Before leaving eAssist, though, I do want to mention that the actual functionality of the system with stop/start was beautiful. I could hardly tell when the engine shut off or kicked back on, and there was nary a stutter or shudder when it was time to go, go, go. I've driven a few vehicles with similar systems, and this is by far the best implementation I've seen.
Speaking of power, the Regal comes equipped with a 2.4-liter, 4-cylinder engine that delivers 182 horsepower and 172 pound-feet of torque. For a vehicle of this size (curb weight equals 3,618), I thought this was just the right amount of power for just the right amount of get up and go. Mated to a 6-speed automatic transmission, the power was smooth and seamless in addition to nice and quick.
The ride and handling of this vehicle are exactly what you'd want in an urban environment. The turning radius of 37.4 feet is just right for those tight city spaces, and I was in and out of my small parking lot and narrow alley without any difficulty. Parking garages and parallel parking were also a snap in the Regal.
On the highway, ride was more luxury and less sporty, which is perfect for that long commute out to the burbs.
The interior is very comfortable with nicely bolstered seats and good lumbar support. The center stack is typical GM, so if you've previously driven a Chevrolet or GMC or Cadillac, this won't be unfamiliar territory. If you haven't, the good news is: The gauges and controls are intuitively designed.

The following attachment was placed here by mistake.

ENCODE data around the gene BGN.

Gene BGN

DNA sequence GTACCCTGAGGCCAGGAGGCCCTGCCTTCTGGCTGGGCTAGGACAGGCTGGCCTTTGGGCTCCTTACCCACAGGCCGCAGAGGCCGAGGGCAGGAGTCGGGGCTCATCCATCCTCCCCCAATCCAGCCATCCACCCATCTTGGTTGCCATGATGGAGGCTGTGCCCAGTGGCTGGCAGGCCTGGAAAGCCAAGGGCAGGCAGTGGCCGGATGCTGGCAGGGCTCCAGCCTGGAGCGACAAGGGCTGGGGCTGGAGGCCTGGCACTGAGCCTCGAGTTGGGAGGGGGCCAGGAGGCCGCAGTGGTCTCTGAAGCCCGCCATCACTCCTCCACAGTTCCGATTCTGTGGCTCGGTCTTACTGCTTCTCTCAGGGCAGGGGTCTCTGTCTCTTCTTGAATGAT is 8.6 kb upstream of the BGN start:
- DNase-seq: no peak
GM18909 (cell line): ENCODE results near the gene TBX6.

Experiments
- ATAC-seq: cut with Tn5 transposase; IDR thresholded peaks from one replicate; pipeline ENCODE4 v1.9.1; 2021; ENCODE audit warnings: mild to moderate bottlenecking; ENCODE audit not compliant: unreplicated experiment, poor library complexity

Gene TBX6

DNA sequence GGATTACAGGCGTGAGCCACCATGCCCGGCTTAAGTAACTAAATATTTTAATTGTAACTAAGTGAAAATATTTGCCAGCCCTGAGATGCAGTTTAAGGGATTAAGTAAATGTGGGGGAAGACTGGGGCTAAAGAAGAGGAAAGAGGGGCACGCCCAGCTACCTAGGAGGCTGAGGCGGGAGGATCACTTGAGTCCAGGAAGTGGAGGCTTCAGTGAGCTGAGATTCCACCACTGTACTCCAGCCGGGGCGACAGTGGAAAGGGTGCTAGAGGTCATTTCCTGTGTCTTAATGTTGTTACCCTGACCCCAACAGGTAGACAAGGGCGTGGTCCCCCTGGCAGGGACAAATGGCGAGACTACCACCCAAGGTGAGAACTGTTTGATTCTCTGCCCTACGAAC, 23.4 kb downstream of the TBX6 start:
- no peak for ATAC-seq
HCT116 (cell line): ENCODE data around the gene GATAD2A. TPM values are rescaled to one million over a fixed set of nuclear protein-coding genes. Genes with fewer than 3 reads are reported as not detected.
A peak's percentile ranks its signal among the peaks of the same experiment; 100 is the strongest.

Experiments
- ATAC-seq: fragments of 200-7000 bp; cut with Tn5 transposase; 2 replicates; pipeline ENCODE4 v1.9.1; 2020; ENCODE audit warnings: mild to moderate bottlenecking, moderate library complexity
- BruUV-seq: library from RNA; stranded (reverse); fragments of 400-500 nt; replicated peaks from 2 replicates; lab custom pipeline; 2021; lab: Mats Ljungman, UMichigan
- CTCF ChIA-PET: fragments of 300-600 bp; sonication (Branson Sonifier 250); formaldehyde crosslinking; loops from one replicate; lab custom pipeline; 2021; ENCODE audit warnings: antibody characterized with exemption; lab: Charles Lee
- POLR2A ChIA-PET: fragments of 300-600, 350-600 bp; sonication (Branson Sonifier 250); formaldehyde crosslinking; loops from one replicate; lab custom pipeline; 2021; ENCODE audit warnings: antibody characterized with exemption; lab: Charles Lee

Every time I get behind the wheel of a Buick, I'm always very impressed with how quiet it is. From the Enclave all the way to the Regal, whenever I slip into the drivers' seat and shut the door with a solid thwap, I am enveloped in silence. And, I love it.
Gives me more of an opportunity to enjoy my music or have a hands-free phone conversation via the very handy Bluetooth connection.
One of the best features GM has to offer on its vehicles is OnStar. From automatic help in case of an accident to directions that can be beamed to your car after talking to an actual person, I would be much more inclined to pay $29 per month ($299 per year) for the Directions and Connections subscription package than to shell out $1,145 up front for a navigation system.
The test car had both, and I used them both. While the little map with the nav system is pretty, it's unnecessary. All I really need is a voice telling me when to turn, which OnStar turn-by-turn does. The frustrating thing is, if you have both nav and OnStar and choose to use OnStar, while the voice tells you where to turn, the directions do not appear on the map.
Overall, I really liked the Buick Regal in a conservative, drive this car to work kind of way. It's more comfortable than flashy, but the Bluetooth, OnStar, heated seats, MP3 connectivity and keyless start fit all the high-end luxury features I could possibly want into a compact and reasonably priced package. While I'd like to see a splash more flash in the design, the Regal isn't unattractive. And if you subscribe to the theory that the inside is more important than the outside, then you absolutely have to give this a test if you're looking at something in the $30K range.